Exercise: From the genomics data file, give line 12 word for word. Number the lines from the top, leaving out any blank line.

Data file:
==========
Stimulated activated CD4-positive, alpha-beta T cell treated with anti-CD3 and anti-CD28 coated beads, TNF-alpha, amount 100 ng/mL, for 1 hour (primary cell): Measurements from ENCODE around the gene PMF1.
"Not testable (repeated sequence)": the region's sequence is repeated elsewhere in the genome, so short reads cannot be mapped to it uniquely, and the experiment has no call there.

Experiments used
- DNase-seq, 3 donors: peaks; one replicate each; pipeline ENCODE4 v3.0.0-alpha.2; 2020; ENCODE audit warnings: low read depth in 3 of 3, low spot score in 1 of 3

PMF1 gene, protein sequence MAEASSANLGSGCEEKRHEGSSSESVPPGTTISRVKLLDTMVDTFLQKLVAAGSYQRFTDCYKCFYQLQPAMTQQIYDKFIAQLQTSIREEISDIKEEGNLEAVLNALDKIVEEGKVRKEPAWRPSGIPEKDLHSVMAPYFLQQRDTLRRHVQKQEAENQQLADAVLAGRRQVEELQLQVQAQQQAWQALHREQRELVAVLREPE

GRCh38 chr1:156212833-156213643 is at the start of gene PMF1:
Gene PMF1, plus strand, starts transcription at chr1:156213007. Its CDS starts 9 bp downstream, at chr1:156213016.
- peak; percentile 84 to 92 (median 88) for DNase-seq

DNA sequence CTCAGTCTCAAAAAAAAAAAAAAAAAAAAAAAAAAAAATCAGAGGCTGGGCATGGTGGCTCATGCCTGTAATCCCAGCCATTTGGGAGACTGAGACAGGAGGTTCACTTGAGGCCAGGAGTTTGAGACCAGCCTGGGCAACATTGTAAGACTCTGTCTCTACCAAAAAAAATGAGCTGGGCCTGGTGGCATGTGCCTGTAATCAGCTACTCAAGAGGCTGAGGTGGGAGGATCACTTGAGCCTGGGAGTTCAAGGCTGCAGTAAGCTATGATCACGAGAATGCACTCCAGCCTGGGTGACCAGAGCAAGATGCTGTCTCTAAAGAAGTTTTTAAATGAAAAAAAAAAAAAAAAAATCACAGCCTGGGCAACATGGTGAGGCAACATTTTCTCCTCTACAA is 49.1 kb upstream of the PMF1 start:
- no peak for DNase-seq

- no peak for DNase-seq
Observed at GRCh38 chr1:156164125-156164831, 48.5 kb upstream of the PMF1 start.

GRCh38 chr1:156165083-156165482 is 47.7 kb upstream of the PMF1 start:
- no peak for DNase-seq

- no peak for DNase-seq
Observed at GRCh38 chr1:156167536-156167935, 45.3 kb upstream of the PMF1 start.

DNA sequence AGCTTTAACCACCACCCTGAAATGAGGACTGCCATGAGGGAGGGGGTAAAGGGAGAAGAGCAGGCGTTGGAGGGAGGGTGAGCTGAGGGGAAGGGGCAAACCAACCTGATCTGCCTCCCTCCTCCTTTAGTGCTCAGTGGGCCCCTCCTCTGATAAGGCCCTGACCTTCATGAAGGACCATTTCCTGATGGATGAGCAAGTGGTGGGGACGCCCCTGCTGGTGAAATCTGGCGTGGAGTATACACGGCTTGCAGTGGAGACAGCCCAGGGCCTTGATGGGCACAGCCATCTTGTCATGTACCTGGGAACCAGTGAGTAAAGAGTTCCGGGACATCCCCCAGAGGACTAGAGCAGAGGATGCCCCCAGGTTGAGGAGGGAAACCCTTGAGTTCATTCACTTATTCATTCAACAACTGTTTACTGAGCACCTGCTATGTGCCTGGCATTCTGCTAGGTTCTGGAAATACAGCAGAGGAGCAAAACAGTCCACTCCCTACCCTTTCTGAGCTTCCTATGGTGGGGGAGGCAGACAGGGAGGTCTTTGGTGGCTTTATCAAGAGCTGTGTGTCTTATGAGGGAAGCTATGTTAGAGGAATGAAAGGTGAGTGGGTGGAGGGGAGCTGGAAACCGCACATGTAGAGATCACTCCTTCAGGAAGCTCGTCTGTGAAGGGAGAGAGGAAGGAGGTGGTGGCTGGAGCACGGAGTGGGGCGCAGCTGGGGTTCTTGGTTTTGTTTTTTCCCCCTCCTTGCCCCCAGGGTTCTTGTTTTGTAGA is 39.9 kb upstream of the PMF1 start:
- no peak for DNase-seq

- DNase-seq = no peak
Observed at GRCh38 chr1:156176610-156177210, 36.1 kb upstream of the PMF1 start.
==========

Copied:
Observed at GRCh38 chr1:156164125-156164831, 48.5 kb upstream of the PMF1 start.